name: "tea"
    }) {
    awardEmoji {
      name
      description
      unicode
      emoji
      unicodeVersion
      user {
        name
      }
    }
    errors
  }
}

Example: Add a comment to the issue (we’re using the ID of the GitLab.com issue - but if you’re using a local instance, you’ll need to get the ID of an issue you can write to).

mutation {
  createNote(input: { noteableId: "gid://gitlab/Issue/27039960",
      body: "*sips tea*"
    }) {
    note {
      id
      body
      discussion {
        id
      }
    }
    errors
  }
}

Update mutations

When you see the result id of the note you created - take a note of it. Now let’s edit it to sip faster!

mutation {
  updateNote(input: { id: "gid://gitlab/Note/<note id>",
      body: "*SIPS TEA*"
    }) {
    note {
      id
      body
    }
    errors
  }
}

Deletion mutations

Let’s delete the comment, since our tea is all gone.

mutation {
  destroyNote(input: { id: "gid://gitlab/Note/<note id>" }) {
    note {
      id
      body
    }
    errors
  }
}

You should get something like the following output:

{
  "data": {
    "destroyNote": {
      "errors": [],
      "note": null
    }
  }
}

We’ve asked for the note details, but it doesn’t exist anymore, so we get null.

More about mutations: GraphQL Docs.

Introspective queries

Clients can query the GraphQL endpoint for information about its own schema. by making an introspective query.

It is through an introspection query that the GraphiQL Query Explorer gets all of its knowledge about our GraphQL schema to do autocompletion and provide its interactive Docs tab.

Example: Get all the type names in the schema.

{
  __schema {
    types {
      name
    }
  }
}

Example: Get all the fields associated with Issue. kind tells us the enum value for the type, like OBJECT, SCALAR or INTERFACE.

query IssueTypes {
  __type(name: "Issue") {
    kind
    name
    fields {
      name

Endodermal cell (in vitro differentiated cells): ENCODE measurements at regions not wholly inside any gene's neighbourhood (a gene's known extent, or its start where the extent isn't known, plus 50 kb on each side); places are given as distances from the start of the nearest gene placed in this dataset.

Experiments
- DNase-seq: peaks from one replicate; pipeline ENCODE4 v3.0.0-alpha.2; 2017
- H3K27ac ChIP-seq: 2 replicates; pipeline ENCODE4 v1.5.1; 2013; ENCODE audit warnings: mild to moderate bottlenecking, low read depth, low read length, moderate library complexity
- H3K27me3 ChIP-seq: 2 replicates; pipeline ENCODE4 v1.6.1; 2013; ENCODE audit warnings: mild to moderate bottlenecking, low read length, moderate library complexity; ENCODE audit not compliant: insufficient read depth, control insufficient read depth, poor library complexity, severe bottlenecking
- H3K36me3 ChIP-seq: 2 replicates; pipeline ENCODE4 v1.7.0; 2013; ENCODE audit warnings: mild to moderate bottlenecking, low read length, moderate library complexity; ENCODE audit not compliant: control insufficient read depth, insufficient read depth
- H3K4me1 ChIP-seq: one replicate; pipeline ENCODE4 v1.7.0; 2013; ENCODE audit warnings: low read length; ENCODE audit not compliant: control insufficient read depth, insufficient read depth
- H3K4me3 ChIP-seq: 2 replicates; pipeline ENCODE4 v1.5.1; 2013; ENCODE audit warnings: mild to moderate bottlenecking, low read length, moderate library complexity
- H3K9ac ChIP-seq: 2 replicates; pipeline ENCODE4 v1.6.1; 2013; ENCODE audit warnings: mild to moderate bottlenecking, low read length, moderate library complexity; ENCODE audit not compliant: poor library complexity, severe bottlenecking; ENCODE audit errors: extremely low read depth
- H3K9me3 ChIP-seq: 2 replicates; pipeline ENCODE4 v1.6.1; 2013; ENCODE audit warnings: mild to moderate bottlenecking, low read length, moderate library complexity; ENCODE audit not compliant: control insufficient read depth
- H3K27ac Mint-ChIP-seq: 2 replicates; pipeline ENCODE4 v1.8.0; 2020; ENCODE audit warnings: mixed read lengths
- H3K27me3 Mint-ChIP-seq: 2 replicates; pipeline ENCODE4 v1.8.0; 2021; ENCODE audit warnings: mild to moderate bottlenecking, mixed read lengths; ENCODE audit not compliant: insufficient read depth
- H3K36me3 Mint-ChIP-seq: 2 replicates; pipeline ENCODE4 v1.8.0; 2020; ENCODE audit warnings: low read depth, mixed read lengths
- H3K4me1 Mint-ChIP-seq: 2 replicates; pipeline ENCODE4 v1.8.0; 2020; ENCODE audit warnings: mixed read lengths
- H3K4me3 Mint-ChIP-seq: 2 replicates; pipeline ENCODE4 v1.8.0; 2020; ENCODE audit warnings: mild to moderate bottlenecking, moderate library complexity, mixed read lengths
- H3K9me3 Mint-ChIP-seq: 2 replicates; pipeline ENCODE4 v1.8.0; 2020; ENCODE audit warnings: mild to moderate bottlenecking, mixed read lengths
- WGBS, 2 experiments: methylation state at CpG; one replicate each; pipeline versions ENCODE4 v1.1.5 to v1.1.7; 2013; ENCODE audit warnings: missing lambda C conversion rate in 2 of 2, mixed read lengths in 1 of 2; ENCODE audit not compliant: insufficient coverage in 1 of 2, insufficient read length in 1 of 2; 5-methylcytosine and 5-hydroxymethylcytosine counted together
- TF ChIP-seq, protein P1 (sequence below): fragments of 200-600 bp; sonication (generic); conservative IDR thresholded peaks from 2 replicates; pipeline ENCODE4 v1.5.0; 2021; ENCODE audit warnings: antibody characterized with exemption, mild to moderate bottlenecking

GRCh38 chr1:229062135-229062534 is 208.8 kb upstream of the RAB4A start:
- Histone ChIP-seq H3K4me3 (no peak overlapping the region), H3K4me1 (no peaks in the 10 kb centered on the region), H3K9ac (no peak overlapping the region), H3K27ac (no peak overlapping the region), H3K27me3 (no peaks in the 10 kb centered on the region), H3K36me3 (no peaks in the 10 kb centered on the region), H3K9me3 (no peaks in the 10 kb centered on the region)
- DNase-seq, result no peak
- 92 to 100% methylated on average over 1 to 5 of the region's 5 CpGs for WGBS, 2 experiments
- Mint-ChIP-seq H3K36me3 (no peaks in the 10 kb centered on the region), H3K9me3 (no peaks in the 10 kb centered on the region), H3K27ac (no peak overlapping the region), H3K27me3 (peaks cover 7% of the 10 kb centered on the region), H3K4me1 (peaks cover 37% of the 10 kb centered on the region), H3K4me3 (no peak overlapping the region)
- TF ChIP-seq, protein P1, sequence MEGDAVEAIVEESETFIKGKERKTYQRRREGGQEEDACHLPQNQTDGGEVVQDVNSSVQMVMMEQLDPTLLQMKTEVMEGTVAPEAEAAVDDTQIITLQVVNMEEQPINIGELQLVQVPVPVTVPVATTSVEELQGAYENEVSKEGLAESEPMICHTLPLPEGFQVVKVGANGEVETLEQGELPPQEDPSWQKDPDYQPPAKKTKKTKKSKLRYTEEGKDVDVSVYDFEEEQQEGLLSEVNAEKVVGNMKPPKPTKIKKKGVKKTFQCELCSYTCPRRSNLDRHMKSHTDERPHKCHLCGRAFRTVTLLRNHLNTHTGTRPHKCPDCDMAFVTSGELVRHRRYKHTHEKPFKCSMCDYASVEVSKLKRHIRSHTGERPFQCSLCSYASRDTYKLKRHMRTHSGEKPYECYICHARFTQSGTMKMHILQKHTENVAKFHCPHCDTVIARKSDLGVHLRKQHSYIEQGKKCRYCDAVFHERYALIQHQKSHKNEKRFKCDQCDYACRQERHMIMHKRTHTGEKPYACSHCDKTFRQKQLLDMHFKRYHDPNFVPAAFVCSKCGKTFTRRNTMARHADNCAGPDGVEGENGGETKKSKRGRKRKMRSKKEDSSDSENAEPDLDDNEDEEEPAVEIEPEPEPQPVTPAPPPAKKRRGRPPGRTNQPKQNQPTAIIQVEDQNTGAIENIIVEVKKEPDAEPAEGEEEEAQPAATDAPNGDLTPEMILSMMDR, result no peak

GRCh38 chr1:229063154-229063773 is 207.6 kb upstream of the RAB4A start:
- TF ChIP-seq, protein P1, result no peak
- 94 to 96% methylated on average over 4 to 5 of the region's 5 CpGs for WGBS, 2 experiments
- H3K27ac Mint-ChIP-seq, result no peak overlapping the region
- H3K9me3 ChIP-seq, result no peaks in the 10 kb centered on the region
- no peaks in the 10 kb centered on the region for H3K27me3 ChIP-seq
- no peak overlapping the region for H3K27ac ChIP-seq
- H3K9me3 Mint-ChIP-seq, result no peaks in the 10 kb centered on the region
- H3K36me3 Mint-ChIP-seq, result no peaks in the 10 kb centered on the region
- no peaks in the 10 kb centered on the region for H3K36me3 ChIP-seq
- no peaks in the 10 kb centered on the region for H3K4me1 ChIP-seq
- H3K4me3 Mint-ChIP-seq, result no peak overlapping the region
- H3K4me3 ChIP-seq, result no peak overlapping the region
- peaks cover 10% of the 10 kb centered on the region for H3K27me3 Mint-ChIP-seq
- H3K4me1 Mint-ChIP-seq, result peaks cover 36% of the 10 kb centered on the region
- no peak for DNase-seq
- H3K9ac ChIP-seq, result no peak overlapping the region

description
      type {
        name
      }
    }
  }
}

More about introspection: GraphQL docs

Sorting

Some of GitLab’s GraphQL endpoints allow you to specify how you’d like a collection of objects to be sorted. You can only sort by what the schema allows you to.

Example: Issues can be sorted by creation date:

query {
     project(fullPath: "gitlab-org/graphql-sandbox") {
       name
        issues(sort: created_asc) {
        nodes {
          title
          createdAt
        }
      }
    }
  }

Pagination

Pagination is a way of only asking for a subset of the records (say, the first 10). If we want more of them, we can make another request for the next 10 from the server (in the form of something like “please give me the next 10 records”).

By default, GitLab’s GraphQL API will return only the first 100 records of any collection. This can be changed by using first or last arguments. Both arguments take a value, so first: 10 will return the first 10 records, and last: 10 the last 10 records.

Example: Retrieve only the first 2 issues (slicing). The cursor field gives us a position from which we can retrieve further records relative to that one.

query {
  project(fullPath: "gitlab-org/graphql-sandbox") {
    name
    issues(first: 2) {
      edges {
        node {
          title
        }
      }
    pageInfo {
      endCursor
      hasNextPage
      }
    }
  }
}

Example: Retrieve the next 3. (The cursor value eyJpZCI6IjI3MDM4OTMzIiwiY3JlYXRlZF9hdCI6IjIwMTktMTEtMTQgMDU6NTY6NDQgVVRDIn0 could be different, but it’s the cursor value returned for the second issue returned above.)

query {
  project(fullPath: "gitlab-org/graphql-sandbox") {
    name
    issues(first: 3, after: "eyJpZCI6IjI3MDM4OTMzIiwiY3JlYXRlZF9hdCI6IjIwMTktMTEtMTQgMDU6NTY6NDQgVVRDIn0") {
      edges {
        node {
          title
        }
        cursor
      }
      pageInfo {
        endCursor
        hasNextPage
      }
    }
  }
}

More on pagination and cursors: GraphQL docs